3. states and local governments did not run for the exit in March when the spate of bank failures hit. While corporate, institutional and retail depositors withdrew significant amounts from the nation’s banks, government deposits were down less than $10 billion versus the year-end. Perhaps this is because in many states bank deposits must be insured or collateralized for public agencies. Or perhaps the herd instinct is less pressing in the public sector.  On this theme we saw similar behavior when the financial markets froze during the Covid lockdown in February/March 2020 and investors yanked funds from money market funds. The public sector, if only because it is a minor player in money market mutual fund investments, likely did not contribute to the volatility that funds experienced.

Now to segments of the data that are less accurate: 

We’re not so sure about the estimate of Treasuries and Federal Agency holdings, though it’s probably in the right range.

The big weakness may be the estimates of commercial paper and other credit investments. Commercial paper holdings, which were estimated in the Fed’s release to be $86 billion, are likely significantly understated.  Fitch Ratings reported that LGIPs they follow held about $70 billion of commercial paper at the end of 2022. And their LGIP universe represents about 15% of state and local government investment assets that are accounted for in the in the Fed release. Participation of state and local governments in the commercial paper market is likely under-stated by the Fed. By how much? Our “guesstimate” is that public funds investors could account for 15-20% of the $1.2 trillion CP market. If so, they should be considered major players in this key market segment.

And by the way, the Fed’s Financial Accounts report ignores entirely the existence of LGIPS—in many respects the governments’ alternative to money market funds—with assets according to Fitch Ratings of at least $525 billion.  Fed analysts might say that including LGIPs raises thorny issues around double counting, but at $525 billion and growing the LGIPs should be recognized as very significant factor in asset allocation and market activities.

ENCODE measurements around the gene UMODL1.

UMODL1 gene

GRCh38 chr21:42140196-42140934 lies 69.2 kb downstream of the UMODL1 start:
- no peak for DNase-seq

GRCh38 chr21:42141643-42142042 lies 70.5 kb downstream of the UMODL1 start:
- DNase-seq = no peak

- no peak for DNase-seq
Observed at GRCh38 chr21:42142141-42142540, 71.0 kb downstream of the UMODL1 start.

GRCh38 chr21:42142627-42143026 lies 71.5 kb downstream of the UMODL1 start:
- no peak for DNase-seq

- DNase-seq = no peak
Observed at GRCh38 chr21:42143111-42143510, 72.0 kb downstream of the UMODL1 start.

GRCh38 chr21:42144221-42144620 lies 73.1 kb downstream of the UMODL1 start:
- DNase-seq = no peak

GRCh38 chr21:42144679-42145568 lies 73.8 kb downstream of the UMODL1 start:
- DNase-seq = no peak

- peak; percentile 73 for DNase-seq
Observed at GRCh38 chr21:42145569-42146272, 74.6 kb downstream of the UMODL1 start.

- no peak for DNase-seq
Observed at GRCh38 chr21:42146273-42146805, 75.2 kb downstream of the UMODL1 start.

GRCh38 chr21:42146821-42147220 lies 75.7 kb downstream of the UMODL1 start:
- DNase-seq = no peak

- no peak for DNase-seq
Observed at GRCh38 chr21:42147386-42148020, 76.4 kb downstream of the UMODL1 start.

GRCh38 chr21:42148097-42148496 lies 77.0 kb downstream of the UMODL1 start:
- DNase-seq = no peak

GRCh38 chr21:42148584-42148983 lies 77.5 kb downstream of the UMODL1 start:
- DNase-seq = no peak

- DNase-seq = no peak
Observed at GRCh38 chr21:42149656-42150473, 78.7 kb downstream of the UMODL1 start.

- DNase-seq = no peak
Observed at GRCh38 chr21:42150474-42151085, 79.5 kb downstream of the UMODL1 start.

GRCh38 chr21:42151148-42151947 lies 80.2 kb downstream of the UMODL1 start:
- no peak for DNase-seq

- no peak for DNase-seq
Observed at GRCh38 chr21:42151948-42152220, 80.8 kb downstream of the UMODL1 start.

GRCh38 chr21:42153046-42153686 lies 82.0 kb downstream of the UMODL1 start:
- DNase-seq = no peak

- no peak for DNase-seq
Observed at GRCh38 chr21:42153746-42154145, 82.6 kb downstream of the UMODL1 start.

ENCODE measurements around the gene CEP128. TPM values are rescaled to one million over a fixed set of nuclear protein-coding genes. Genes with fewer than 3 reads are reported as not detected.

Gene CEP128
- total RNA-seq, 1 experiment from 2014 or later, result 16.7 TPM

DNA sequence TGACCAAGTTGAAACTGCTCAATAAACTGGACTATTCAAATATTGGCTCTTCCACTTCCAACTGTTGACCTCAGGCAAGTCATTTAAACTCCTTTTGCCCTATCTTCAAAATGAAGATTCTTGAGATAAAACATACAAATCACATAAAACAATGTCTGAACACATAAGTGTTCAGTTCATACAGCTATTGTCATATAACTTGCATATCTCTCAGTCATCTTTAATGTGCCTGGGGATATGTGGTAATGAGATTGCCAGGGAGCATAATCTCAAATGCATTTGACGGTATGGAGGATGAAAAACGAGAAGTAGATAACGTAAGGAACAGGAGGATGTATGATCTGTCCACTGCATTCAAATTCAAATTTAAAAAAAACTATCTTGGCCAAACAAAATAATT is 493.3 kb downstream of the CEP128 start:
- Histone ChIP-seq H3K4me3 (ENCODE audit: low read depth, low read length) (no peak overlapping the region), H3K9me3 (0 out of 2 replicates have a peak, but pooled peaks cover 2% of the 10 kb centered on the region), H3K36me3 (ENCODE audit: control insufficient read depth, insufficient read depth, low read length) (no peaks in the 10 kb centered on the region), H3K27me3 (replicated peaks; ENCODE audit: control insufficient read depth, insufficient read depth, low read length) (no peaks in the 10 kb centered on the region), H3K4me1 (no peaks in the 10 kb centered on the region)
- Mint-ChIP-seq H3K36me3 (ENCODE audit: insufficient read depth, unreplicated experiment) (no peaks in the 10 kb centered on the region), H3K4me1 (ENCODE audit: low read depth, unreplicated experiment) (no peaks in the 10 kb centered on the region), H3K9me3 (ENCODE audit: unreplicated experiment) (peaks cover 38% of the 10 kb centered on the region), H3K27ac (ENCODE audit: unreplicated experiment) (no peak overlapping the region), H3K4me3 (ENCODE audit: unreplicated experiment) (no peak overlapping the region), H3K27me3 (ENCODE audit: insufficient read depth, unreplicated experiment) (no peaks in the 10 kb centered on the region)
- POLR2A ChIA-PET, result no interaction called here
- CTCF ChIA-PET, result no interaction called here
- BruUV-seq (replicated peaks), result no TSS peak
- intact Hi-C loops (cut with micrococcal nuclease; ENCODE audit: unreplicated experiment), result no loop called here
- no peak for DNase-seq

Good data is basic to understanding the public funds investment world, and unfortunately good data is currently lacking.

Greetings, fellow colleagues in the public funds investment community! I'm Marty Margolis, a seasoned expert with a deep understanding of the intricacies of managing public sector investments. Having led the growth of PFM Asset Management and managing assets exceeding $150 billion, I am excited to connect with you through the Public Funds Investment Institute. If you haven't already — subscribe below to join our community, explore our thought leadership, and gain valuable insights. I encourage you to connect with me on LinkedIn or reach out via email to share your thoughts, feedback, and ideas. Let's collaborate and make a positive impact together.

Best regards,
Marty Margolis